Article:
Check out the news headlines on the alleged fraud concerning the Wakefield study into the relationship between Autism and the MMR vaccine:
After looking at various reviews of this Wakefield study I concluded that the results were inconclusive. You could not make any conclusion about Autism and vaccines, either positive or negative, from the study ! A larger study with better testing methods would have been the way to go after this failed attempt ... [See bottom of this article on an analysis of the Wakefield study by Professor Greenhalgh.]
Regardless of the Wakefield situation we know that mercury, used in the Thimerosal vaccine preservative, is highly toxic. There is no obfuscating this fact (see here, here, here and here).
Furthermore, there is also huge risk to unborn children who have mercury introduced into their bodies via the mother. The danger is not simply to people and children taking their mandatory shots. Injections into a pregnant woman that include toxic substances will have a bearing on the unborn. Also, many cosmetics use Thimerosal which goes under the trade name Merthiolate. When tiny amounts of mercury are damaging to a developing nervous system then fetal damage via cosmetic contamination is also real danger.
I found this article, that covers the toxic effects of mercury, including the numerous attempts to conceal or downplay its harmful nature, very very instructive (see below). The article here begins with the massive mercury poisoning that happened in Minamata, Japan and then moves on to more subtle vaccine related poisoning issues. This is a very good but fairly long article: ww.heavymetaldetox.net/research
Here is a much shorter article that covers many of the bases mentioned in the link above. Check it out too: http://www.ewg.org/node/8504
All this hype about vaccine-thimerosal safety is starting to bug me. So what if one study is flawed ?? One might think we're being set up for another swine flu scare so we can line the pockets of the vaccine makers.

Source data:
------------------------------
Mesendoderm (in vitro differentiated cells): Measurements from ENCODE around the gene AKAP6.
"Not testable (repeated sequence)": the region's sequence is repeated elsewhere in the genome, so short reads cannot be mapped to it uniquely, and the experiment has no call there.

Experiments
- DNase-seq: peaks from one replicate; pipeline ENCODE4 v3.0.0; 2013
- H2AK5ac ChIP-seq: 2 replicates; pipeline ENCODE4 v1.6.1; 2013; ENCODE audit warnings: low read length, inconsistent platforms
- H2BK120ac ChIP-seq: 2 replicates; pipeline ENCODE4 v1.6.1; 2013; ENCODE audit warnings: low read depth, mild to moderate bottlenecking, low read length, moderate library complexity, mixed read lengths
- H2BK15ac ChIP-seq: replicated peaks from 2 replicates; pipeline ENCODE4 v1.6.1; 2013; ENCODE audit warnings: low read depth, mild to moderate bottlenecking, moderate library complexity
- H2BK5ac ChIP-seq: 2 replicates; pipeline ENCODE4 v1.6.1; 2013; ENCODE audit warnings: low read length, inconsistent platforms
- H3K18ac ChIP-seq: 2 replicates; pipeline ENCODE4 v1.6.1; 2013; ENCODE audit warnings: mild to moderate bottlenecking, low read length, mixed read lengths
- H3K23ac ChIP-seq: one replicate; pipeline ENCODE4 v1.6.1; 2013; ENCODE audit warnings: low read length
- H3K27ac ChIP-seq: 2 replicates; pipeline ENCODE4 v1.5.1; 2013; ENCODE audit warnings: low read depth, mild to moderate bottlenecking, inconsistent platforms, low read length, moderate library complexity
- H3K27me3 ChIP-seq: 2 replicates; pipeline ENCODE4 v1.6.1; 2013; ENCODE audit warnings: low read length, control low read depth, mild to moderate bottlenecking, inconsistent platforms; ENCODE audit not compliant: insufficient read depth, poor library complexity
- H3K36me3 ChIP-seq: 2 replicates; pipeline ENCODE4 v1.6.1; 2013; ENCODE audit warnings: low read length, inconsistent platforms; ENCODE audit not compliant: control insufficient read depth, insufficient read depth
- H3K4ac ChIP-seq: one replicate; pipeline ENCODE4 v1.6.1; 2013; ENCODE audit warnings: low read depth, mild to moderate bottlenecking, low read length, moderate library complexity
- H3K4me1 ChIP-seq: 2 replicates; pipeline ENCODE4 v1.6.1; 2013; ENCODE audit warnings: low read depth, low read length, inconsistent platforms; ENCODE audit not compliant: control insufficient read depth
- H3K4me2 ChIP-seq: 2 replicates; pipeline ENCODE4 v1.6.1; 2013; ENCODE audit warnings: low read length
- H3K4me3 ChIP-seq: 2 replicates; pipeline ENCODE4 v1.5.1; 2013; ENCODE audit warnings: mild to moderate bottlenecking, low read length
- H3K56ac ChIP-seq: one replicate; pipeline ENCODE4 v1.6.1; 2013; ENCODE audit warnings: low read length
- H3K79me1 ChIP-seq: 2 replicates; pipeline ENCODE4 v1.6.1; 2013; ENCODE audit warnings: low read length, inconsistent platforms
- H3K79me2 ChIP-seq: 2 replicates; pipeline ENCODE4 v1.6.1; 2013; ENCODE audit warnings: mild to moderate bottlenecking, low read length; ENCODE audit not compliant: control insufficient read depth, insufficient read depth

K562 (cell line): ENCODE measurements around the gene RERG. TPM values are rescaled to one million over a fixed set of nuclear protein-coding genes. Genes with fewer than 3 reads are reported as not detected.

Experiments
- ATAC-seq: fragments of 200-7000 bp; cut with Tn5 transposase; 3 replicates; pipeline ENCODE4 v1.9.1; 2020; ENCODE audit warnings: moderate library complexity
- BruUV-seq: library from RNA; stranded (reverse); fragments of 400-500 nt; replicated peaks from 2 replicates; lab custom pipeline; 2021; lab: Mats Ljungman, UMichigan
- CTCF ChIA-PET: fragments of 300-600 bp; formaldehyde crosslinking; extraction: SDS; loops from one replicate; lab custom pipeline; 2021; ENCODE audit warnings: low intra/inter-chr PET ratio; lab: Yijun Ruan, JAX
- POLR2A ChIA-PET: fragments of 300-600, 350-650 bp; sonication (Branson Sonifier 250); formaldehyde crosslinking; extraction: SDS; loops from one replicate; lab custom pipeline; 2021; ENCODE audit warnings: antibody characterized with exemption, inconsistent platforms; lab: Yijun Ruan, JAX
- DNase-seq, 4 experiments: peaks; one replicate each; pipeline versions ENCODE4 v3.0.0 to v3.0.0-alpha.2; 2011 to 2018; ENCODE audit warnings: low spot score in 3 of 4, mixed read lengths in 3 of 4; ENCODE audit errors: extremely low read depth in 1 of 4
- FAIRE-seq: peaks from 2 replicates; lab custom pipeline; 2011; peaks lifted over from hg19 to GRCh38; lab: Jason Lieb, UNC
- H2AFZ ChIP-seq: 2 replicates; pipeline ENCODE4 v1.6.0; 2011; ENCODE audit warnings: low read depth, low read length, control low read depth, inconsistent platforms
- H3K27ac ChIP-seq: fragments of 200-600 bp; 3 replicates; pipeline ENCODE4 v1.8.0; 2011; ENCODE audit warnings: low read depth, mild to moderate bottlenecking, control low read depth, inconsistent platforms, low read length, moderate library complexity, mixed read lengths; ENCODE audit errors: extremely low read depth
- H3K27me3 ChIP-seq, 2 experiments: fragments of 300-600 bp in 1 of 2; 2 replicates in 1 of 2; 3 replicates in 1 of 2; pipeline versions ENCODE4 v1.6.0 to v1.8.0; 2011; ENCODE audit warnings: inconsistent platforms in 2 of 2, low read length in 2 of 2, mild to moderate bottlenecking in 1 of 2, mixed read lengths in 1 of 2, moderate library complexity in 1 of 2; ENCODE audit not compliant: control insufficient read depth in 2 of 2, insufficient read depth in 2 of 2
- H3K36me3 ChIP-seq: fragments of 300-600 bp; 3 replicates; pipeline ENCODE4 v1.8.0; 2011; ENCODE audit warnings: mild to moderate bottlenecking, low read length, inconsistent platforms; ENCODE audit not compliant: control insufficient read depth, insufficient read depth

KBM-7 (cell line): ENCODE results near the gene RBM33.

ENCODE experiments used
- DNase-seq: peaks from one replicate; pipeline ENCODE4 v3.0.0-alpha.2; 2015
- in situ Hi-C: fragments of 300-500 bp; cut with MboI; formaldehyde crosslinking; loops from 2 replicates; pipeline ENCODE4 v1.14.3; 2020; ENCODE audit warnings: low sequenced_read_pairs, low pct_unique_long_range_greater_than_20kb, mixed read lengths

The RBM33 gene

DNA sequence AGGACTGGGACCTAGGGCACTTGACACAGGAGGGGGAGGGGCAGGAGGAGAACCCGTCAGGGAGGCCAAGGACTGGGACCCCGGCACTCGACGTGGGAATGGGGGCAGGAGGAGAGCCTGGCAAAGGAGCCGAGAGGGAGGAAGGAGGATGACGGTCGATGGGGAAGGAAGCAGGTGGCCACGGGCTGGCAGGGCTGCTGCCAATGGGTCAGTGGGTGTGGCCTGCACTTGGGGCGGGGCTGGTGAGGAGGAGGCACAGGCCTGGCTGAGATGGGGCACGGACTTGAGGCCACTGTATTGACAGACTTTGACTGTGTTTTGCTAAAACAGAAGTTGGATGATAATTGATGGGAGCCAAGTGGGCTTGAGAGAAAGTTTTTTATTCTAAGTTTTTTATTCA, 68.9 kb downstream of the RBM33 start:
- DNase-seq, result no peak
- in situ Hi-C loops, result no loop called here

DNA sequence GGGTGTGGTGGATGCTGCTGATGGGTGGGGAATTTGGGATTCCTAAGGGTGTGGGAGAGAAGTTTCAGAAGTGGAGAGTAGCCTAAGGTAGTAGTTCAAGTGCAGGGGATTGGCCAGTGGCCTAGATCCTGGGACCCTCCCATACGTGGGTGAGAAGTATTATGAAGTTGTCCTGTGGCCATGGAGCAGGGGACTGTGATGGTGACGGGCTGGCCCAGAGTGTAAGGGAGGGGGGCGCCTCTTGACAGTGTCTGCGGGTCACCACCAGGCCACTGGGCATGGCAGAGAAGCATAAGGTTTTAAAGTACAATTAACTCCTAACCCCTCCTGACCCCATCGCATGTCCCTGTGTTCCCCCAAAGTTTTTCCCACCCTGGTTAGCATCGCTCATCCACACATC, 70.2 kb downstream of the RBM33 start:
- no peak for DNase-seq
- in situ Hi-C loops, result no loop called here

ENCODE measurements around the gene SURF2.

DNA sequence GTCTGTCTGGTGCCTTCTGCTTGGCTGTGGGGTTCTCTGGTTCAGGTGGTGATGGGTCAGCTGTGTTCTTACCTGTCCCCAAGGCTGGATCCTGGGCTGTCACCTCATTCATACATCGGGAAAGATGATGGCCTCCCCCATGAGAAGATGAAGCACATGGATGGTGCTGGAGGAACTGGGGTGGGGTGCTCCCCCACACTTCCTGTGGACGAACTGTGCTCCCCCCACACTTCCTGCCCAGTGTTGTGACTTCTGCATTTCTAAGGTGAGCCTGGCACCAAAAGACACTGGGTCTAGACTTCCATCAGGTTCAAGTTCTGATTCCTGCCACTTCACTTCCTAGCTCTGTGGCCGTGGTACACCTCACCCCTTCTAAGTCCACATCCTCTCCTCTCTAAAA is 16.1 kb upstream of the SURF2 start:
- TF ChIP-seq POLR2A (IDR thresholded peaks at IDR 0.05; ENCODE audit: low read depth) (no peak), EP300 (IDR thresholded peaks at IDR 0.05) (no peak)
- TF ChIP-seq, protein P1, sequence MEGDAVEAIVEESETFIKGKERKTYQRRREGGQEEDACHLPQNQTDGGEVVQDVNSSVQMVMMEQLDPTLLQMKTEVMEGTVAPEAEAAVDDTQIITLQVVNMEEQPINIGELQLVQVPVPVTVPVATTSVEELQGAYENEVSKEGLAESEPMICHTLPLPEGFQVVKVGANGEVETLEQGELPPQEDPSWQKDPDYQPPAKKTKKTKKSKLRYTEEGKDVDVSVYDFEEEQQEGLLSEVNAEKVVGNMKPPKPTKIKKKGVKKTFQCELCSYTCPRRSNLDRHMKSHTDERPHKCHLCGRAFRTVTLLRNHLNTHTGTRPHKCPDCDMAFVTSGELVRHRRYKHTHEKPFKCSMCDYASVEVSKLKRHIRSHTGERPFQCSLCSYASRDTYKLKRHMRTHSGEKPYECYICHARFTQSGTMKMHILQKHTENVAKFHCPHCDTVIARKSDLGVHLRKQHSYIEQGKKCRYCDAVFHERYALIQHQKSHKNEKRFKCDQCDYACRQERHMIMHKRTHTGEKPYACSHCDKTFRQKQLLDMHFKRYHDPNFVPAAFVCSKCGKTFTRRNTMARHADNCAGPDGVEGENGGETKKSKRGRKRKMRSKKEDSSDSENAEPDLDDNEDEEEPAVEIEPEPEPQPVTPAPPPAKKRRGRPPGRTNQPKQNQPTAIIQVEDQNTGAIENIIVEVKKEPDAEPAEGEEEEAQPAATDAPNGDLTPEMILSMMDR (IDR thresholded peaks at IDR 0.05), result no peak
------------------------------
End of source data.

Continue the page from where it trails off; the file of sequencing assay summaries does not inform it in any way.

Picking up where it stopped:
Wakefield study Analysis:
I ran across this page which is an analysis of the Wakefield study by Professor Trisha Greenhalgh. She makes a number of good points about the flawed nature of the investigation and that the results were inconclusive given what happened. She mentioned that further research would be helpful: http://briandeer.com/mmr/lancet-greenhalgh.htm
The problem with Professor Greenhalgh's article is that she says that further research has been done that rules out any dangers posed by the MMR vaccine:
"A study from Finland, designed to be large enough pick up even very rare events, followed 1.8 million children prospectively from the day they received the MMR vaccine for a full 14 years. The total number of reported vaccine-associated events was 437, and they included allergic reactions and convulsions, but none of the children had autism linked with the vaccine.
Several subsequent studies, all much larger and better designed than Wakefield’s, have confirmed an absence of excess cases of autism or bowel disease in children who have received MMR vaccine. In 1999, for example, Dr Brent Taylor looked at 500 cases of autism in the Royal Free Hospital and found no excess in immunised children. A very large and well designed study in the USA – with a proper case control design and with all vaccination dates confirmed by medical records – looked at the incidence of inflammatory bowel disease in people who had received MMR vaccine, other measles-containing vaccine, and no vaccine. The risk of inflammatory bowel disease was the same for vaccinated or unvaccinated people."
However there is strong criticism against the methodology and findings of the two studies she cites directly:
Criticism of Dr Taylor's UK study: http://legacy.autism.com/ari/editorials/ed_autismincrease.htm
Criticism of the Finish study, that was not even conducted with a goal of establishing a link between autism and the MMR vaccine:
The unnamed US study cited by the Professor may or may not have been rigged. However, the pattern thus far has been one of duplicity.
[Posted at the SpookyWeather blog, January 7th, 2011.]